The fee, proposed by RMP, is aimed either at the 2000 or so customers who are trying to either shrink their power bill, or even add to the power grid, or it is aimed at killing Americas fastest growing method of generating power. Guess what the PR people say? “It’s not a tax on solar. It’s not a disincentive,” said Bramble,
ALEC flack and Business As Usual defender, sorry, R-Provo.
Read the rest of this entry »
I get tired of moaning and groaning about our broken political system, so here’s something I found that gives me hope for America.
Germany is making us look bad, because some thirty years after we passed up the chance to lead the world in solar energy, that country is astounding the world with what it’s been able to do with solar in a very short time.
This looks like a chance for America to lead the way yet, with – job creating – American made technology that the world would love to have. I realize this is a promotional video which is most likely not pointing to many downsides of their product, but can’t we just try it? It seems much simpler then going to the moon, and we’re all tired of the oil spills; most of which we never even hear about, because the stories are mostly banned from the media.
Check it out. There are lots of other videos on the subject, including a “TED” talk by the inventor, which I haven’t had time to watch yet.
UPDATE: Here’s the TED talk from Scott Brusaw and one other video.
An effort by San Juan County and the State of Utah to re-open part of Canyonlands National Park to motor vehicles has failed. The former jeep trail up Salt Creek from Peekaboo Spring, closed in 1998, is off the map now forever. Late Friday, the 10th U.S. Circuit Court of Appeals rejected the absurd claim that the dead-end creek bed trail was a public “highway” as defined by the 148-year-old Revised Statute 2477 (which Congress repealed in 1976).
Back in 1995, the National Park Service proposed establishing a permit system and a daily limit on the number of vehicles driving the 8 miles to Angel Arch. But the Southern Utah Wilderness Alliance obtained a court injunction that closed the motorized trail. In 2004, the Park Service decided to make the closure permanent. Thus began the 10-year court battle that ended last Friday.
While the lawyers argued and the judges deliberated, natural flooding has rendered the area impassable to vehicles.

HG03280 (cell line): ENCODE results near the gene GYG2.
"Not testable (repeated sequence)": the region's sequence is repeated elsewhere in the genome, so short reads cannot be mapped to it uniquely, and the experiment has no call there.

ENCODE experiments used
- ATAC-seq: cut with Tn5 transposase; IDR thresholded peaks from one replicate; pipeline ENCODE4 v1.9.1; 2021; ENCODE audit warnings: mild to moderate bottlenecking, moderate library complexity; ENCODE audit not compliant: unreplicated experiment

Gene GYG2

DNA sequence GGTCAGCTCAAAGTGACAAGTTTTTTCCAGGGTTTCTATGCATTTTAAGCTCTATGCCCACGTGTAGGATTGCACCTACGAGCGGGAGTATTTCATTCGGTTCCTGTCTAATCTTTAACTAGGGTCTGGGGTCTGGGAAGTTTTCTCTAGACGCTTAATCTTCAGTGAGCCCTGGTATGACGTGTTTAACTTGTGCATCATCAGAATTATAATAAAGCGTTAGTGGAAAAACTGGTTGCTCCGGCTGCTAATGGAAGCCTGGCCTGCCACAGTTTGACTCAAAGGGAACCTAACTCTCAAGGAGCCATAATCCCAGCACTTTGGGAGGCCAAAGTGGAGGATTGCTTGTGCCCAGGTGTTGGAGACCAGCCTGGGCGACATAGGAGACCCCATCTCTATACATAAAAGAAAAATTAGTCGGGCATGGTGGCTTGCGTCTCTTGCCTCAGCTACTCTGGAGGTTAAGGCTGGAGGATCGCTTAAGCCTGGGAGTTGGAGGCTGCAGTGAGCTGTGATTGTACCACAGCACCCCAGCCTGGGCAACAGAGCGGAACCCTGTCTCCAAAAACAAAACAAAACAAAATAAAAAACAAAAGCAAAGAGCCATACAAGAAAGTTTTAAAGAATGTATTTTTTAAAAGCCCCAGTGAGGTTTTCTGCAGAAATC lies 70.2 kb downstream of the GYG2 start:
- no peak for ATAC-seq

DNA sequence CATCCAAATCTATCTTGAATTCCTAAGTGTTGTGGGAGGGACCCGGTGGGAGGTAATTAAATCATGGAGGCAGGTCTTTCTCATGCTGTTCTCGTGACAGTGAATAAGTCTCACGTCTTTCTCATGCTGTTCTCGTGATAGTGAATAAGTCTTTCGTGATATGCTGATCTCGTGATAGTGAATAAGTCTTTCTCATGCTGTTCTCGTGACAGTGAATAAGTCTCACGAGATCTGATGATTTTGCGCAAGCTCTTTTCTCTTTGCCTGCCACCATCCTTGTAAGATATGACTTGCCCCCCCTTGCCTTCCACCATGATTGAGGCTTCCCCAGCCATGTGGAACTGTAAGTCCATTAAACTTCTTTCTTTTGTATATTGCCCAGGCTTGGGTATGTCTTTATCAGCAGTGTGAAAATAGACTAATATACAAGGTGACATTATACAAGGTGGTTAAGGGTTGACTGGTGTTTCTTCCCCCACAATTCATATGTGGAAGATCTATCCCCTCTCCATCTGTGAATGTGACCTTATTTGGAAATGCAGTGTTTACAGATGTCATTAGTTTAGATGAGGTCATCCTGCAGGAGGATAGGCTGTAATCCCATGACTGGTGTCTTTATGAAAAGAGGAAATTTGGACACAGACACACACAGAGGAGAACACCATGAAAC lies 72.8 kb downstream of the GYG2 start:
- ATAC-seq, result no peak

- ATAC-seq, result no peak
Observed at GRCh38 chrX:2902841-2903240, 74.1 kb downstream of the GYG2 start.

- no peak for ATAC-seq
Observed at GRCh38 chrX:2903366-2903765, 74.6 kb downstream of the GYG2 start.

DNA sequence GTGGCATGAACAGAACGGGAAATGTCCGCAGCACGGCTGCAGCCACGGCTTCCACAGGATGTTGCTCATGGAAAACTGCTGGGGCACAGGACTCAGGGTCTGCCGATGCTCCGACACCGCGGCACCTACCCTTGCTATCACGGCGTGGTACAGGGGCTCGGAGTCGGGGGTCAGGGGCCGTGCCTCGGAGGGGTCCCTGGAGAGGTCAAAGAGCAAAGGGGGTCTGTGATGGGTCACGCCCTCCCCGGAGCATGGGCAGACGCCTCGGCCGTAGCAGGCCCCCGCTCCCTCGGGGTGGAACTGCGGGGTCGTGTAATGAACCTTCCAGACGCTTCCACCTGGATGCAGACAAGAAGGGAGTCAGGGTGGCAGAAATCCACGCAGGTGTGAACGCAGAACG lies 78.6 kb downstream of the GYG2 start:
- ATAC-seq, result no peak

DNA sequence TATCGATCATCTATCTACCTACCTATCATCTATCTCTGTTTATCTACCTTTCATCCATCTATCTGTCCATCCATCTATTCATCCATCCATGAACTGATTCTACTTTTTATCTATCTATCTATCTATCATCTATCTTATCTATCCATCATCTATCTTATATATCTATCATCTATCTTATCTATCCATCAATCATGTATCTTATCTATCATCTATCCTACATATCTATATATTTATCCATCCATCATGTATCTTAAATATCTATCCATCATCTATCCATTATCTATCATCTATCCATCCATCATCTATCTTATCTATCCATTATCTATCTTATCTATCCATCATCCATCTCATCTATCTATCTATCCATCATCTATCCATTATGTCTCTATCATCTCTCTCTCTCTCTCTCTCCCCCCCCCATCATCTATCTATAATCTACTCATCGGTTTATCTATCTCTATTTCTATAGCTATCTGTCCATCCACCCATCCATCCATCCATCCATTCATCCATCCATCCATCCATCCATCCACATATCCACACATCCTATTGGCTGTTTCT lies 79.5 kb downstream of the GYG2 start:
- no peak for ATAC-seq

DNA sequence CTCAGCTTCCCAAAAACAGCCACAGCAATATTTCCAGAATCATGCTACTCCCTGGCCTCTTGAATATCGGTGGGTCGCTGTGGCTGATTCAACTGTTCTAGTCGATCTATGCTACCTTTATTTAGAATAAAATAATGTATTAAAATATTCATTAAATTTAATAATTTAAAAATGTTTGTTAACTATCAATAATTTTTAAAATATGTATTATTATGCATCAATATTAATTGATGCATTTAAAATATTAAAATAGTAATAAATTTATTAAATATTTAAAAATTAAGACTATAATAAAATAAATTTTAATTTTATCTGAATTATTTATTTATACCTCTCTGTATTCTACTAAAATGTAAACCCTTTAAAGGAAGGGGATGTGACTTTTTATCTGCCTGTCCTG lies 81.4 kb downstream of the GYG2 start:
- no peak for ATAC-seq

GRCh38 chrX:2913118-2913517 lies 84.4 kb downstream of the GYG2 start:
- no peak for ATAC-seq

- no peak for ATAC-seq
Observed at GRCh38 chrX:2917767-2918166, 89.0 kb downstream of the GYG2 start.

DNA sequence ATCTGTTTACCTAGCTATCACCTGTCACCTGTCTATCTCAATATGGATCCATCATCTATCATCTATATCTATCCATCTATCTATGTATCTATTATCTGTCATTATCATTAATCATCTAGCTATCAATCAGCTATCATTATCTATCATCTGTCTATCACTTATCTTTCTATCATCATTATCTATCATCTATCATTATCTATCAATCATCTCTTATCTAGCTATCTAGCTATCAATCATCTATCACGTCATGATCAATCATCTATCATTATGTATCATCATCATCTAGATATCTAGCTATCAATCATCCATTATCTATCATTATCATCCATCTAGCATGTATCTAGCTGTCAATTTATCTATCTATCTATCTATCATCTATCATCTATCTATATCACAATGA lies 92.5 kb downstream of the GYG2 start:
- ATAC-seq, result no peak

I’ll probably won’t backpack up Salt Creek, but I’m going to rejoice because that opportunity will be there for others to enjoy in their lifetimes. Oh, and let’s all wish Canyonlands National Park a happy 50th birthday.
“We have agreed not to drive our automobiles into cathedrals, concert halls, art museums, legislative assemblies, private bedrooms and the other sanctums of our culture; we should treat our national parks with the same deference, for they, too, are holy places. An increasingly pagan and hedonistic people (thank God!), we are learning finally that the forests and mountains and desert canyons are holier than our churches. Therefore let us behave accordingly.”
–Edward Abbey, Desert Solitaire
Why this is not on the table is mind-boggling. Even if you are someone who doesn’t believe in climate change or that pollution causes severe health problems (Which is just as stupid as not believing in math), then either way, oil is not going to last forever. We need fuel for our ships, our cars, our airplanes. Fuel is the reason we can cross the shores quickly, it’s how we get food from an agricultural state like California to a state like Utah that has more people than the land can provide food for. Only a fool would think this oil will last forever. It took 64 million years to make petroleum. It takes about 64 days to ferment a plant into alcohol. Even is a monetary sense, the idea of drilling is more costly because the methods of reaching oil have become pricier. Why is this not being discussed? The only thing we do have in terms of “renewable” is that 10% ethanol at the pumps and that’s only there because the Corn Lobby wanted to prove they have a bigger dick than the Oil Lobby.
To be fair, there is a push from the airlines to produce biofuels and there has been some traction going on with that. But that’s only because the airlines feel a huge weight around their neck from gas prices and it costs them money. For us, the consumer, we don’t have that type of power. It’s either fill your tank or you’re fired. Still if there was a way to make it more available, it’s better to do it now than to wait until all the problems of an oil shortage stack up.